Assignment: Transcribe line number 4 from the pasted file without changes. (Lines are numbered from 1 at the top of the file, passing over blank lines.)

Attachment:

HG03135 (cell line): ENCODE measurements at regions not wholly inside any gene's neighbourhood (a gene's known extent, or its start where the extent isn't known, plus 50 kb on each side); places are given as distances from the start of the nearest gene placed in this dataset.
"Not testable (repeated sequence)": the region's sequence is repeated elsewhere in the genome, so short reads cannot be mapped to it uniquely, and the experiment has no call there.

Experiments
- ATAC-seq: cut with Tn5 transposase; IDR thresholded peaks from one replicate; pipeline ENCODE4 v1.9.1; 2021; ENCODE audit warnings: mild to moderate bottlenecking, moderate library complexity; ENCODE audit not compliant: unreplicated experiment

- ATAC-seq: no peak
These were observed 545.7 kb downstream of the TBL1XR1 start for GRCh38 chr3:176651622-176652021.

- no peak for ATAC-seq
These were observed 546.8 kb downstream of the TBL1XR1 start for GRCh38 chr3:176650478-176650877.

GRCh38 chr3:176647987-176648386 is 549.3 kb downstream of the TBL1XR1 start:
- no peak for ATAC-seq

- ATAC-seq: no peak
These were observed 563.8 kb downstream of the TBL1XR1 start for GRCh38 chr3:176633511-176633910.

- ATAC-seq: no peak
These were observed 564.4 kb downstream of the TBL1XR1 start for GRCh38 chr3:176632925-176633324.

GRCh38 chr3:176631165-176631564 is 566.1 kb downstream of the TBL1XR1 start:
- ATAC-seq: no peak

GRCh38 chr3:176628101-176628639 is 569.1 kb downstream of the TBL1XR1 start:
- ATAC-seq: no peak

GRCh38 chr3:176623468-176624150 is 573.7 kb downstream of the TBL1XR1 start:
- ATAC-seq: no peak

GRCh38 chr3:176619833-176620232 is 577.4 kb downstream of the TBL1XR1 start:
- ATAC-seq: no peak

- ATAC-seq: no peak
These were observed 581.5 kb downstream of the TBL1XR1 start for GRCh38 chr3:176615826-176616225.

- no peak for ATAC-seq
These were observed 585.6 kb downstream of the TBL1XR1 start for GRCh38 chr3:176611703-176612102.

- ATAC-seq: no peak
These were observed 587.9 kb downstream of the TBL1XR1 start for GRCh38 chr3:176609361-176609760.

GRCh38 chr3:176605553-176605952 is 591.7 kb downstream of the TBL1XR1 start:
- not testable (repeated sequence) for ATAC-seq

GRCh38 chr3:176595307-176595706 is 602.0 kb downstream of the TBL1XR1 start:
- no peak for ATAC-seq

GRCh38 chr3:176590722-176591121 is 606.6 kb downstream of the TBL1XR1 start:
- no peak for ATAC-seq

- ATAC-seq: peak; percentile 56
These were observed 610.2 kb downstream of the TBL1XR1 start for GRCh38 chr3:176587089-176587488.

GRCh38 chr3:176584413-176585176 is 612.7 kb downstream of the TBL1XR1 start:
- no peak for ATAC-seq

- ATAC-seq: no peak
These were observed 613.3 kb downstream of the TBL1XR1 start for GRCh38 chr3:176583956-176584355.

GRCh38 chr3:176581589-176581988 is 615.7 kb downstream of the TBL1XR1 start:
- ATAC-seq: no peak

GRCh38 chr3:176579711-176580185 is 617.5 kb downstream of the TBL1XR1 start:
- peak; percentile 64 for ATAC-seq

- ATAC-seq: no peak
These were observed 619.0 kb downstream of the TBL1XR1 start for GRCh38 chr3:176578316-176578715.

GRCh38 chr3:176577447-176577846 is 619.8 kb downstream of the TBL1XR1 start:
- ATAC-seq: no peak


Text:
- ATAC-seq: cut with Tn5 transposase; IDR thresholded peaks from one replicate; pipeline ENCODE4 v1.9.1; 2021; ENCODE audit warnings: mild to moderate bottlenecking, moderate library complexity; ENCODE audit not compliant: unreplicated experiment